TIA Urges Health Agencies to Prioritize Telehealth & Remote Patient Monitoring
Those who are familiar with TIA's priorities in the healthcare space know that we have consistently urged policymakers for much wider support of telehealth and remote patient monitoring than what is in effect today. This priority is based on a well-established (and growing) body of data which demonstrates that these advanced solutions result in increased quality of care; reduced hospitalization; avoidance of complications and improved patient satisfaction, particularly for the chronically ill; and reduced costs, among other benefits.
While this concept finds general agreement amongst stakeholders almost universally, the true challenge that has emerged is how to affect policy changes that will help us realize these benefits.
A key agency in this challenge is the Department of Health and Human Services' Centers for Medicare & Medicaid Services (CMS), which administers Medicare and Medicaid, and other Medicare payment policies to ensure that the payment systems are updated. With policies in place that greatly restrict the use of telehealth and remote patient monitoring, how does CMS demonstrate adequate grounds for making such changes? One answer is through CMS' Center for Medicare and Medicaid Innovation (CMMI).
The mission of CMMI, established under the Affordable Care Act, is to develop and test innovative payment models and methods for the delivery of health care, with the goal of improving the quality of care and reducing overall costs for Medicare, Medicaid, or Children's Health Insurance Program (CHIP) beneficiaries.
Recently, CMMI requested public input from stakeholders on possible initiatives to test different Health Plan Innovation Model concepts. This request sought information on initiatives that would allow health plans to include a broader range of remote access technologies in the basic benefits package beyond the telehealth services that are currently covered under Medicare.
As a longtime advocate for increased adoption of advanced technologies in the health care space, on November 3rd, 2014, TIA submitted comments to CMMI urging for the prioritization of telehealth and remote monitoring services.
Benefits of Advanced ICT Solutions in Healthcare Services
Statutory restrictions on telehealth coverage (Section 1834[m] of the Social Security Act) have excluded millions of Americans from the proven benefits of these transformative technologies that we discuss above. These arduous restrictions have long been a hindrance to progress in this space, negatively impacting investment and innovation.
While CMS cannot control the letter of the law in 1834(m) – except in some circumstances where these restrictions can be waived by the HHS Secretary – it is encouraging that CMS continues to explore innovative delivery mechanisms that harness these technologies, such as a CMMI Independence at Home pilot program that is using remote monitoring and mobile diagnostic technologies, and a George Washington University project that is "using telemedicine in the peritoneal dialysis to improve patient adherence and outcomes, while reducing overall costs."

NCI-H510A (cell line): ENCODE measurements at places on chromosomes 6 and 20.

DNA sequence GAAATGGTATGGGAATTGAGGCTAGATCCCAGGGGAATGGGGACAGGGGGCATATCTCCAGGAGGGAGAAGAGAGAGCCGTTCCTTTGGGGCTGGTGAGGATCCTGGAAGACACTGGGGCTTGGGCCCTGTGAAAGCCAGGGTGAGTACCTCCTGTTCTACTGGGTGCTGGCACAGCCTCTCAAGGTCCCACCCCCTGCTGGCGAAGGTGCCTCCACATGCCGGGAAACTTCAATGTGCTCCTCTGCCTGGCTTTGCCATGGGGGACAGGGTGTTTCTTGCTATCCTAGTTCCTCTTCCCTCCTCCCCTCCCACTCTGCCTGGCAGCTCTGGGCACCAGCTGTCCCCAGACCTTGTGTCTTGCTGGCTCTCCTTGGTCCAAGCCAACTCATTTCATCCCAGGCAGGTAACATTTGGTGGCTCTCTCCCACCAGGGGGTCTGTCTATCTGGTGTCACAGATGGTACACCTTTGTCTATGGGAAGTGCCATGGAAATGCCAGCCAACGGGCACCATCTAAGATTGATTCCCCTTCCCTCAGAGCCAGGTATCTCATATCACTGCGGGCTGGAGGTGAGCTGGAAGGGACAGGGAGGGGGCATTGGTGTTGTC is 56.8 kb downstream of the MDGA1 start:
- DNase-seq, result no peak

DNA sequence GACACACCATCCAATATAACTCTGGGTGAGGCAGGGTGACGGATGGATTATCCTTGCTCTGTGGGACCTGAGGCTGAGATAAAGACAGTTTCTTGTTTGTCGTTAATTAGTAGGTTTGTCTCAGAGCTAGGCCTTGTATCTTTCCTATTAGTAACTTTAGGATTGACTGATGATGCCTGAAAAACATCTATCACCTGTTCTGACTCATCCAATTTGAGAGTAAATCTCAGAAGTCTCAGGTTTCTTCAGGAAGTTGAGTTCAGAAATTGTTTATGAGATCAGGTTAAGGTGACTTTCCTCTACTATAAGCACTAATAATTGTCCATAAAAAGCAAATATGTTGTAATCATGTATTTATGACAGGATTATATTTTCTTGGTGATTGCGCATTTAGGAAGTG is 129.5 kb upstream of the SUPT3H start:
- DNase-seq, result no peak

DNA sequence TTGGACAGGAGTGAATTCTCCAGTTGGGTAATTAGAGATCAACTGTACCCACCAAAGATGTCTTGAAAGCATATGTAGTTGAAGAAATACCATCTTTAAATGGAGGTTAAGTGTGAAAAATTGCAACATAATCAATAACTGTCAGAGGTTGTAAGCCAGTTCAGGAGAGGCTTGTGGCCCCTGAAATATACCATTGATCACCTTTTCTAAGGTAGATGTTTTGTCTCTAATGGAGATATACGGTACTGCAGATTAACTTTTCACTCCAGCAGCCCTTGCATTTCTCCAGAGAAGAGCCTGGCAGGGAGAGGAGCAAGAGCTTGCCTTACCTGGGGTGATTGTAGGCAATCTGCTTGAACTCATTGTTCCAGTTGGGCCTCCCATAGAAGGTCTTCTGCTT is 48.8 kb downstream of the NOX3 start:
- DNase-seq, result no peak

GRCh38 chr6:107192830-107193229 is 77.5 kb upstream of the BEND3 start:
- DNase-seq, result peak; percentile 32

Further, the recently released 2015 Physician Fee Schedule also has a provision that would pay for remote chronic care management services. While these are positive steps, many challenges remain for the ICT manufacturer, supplier, and vendor community before the full potential of advanced ICT solutions in the healthcare space can be reached. TIA will continue to urge CMS and other Federal agencies to utilize every opportunity to employ these advanced technologies towards the goal of a more efficient and effective health care system.
TIA Recommendations to CMMI
Specifically, TIA urged CMMI, as it looks at model tests that allow greater use of remote access technologies, to:
- Examine remote patient monitoring for congestive heart failure (CHF), chronic obstructive pulmonary disease (COPD), and diabetes, building towards the further expansion for eligible chronic conditions identified by the Secretary of Health and Human Services based on an annual review of the evidence;
- Recognize that remote patient monitoring of patient-generated health data (PGHD) is increasingly proving to be an integral aspect of any healthcare system, and to issue grants that build upon the growing body of evidence; and
- Use every opportunity to utilize these advanced technologies and work towards a more connected health care system, prioritizing technology and platform-neutrality in CMMI program examinations.